Thursday, June 27, 2013

Can You See The Changes?

I'm probably being too obsessive, but I made a couple more tweaks to my cover for Sanctuary for the Dead today.   I'm going to post both.  Can you see the difference?

Here's the original:

Now here's the new and improved cover.  Can you spot the changes?


Tuesday, June 25, 2013

My Evolution of DIY Cover Design

Here's two sayings:
"You don't get a second chance to make a first impression."
"You shouldn't judge a book by its cover."
Well, we all know the first one well enough.  Writers are very aware of the second one because they know the first impression a prospective reader has of their book is the cover.  Sure, it's shallow to judge a book by its cover, but we've all been there.  How many books have you passed over because the cover was bad or amateurish?

There's a whole blog dedicated to bad book covers.
Lousy Book Covers

Check it out when you have a chance.  There are some cringe worthy covers.

Now, with that being said, it may sound like I'm positioning myself as a master book cover designer.  The truth be told, I'm far from it.  It is only through economic necessity that I've been forced into designing my own book covers because, frankly, I'd rather spend my dollars on editing.

I do have background in film and video and with that comes some intermediate design skills.  I do also acknowledge that an experienced professional will design rings around me, but again back to the money thing and the fact that I can't afford a professional so I'm left with me and my intermediate skills.

I've read countless articles about the importance of having a good cover design.  It is rightfully stressed and emphasized on any number of websites.  So, with my paltry skills, I've designed every cover for everything I've ever published on Amazon.  The end products run from okay to good (in my humble opinion).

The big thing is that I've learned a lot as I've done this.  First, at least for me, is to not over-reach.  My skills are limited.  I don't want to attempt something beyond them.  So, I keep it simple.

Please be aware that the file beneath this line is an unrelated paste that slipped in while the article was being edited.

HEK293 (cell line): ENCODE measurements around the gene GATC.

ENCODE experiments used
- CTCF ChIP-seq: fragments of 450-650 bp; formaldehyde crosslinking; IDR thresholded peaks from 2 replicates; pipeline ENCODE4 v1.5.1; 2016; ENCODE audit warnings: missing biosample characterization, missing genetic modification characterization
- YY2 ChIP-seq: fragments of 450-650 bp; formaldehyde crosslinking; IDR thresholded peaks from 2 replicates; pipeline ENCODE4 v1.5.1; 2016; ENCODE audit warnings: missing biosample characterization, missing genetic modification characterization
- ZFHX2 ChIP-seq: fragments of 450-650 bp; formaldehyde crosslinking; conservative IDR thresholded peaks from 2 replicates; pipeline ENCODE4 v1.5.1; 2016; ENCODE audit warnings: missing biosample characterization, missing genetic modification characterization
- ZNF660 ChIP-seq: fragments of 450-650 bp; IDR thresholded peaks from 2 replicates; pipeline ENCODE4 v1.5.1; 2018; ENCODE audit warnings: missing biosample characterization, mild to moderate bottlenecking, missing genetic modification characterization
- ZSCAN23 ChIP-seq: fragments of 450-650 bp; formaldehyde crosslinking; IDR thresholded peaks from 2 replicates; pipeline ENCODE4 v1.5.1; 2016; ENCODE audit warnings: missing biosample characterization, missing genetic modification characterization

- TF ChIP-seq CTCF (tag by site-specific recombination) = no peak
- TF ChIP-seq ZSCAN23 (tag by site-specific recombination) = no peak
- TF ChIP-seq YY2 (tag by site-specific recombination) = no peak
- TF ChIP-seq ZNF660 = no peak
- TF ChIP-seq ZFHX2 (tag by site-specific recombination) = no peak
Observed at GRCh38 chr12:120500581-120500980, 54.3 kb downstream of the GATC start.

Second is to look at other covers.  I have a large collection of example covers to draw inspiration from.  I review them and add to the collection all the time.

Third, I listen to the experts.  Along with my collection of cover art, I also have a dozen or so links to articles on cover design.  Here's a link to a Kindleboards thread where Damon Za (a great cover designer) lists the key elements to a good cover:  Thoughts on Cover Design

To sum up what he says and mesh it with my thoughts, best practice in cover design is:
  1. Simplicity - readers make snap judgments, don't overcomplicate it
  2. Readability - make sure all your text is legible and this means all text including your name and any sub-headings
  3. Genre  remember the conventions of your genre
  4. Focus - avoid trying to tell the story of your book in one image, instead focus on one element that communicates your book but avoid depicting a specific scene (in most cases)
With all that being said, I thought you might learn something on my experience of designing a cover for my upcoming zombie apocalypse novel, Sanctuary from the Dead.  Below you will see the progressive design effort with notes.  I will confess that some of my very, very bad early designs have been left out of this for my sake and yours.


Design 2.3 - This was really a concept and not a design.  I acquired the images above and combined them with some text.  If something went horribly wrong and I had to go with this, it wouldn't terrible, but it wouldn't be good.  It's pretty rudimentary.


Design 5.1 - The above design was me working with the concept of a cross in the center of the screen. The photo is mine taken at a local zombie walk.  It's simple and effective, but still not very striking.


Design 5.2 - Building on the above concept, I made another design.  This one has some more complicated design elements including the eye treatment and a texture on the photo. Plus I used a spotlight effect on the photo.  This was one I thought I might go with, but then I became disenchanted with it for some reason.  Some people have said they really like this one because it seemed really creepy.  Maybe I'll use it somewhere else.


Design 9.1 - This was one I really worked with.  I liked the whole concept of the zombies breaking through the wooden barrier.  I think the text really stands out.  I think what dooms this one is that the lead zombie is too dark.  Now, in all honesty, I could fix that, but I moved onto another design.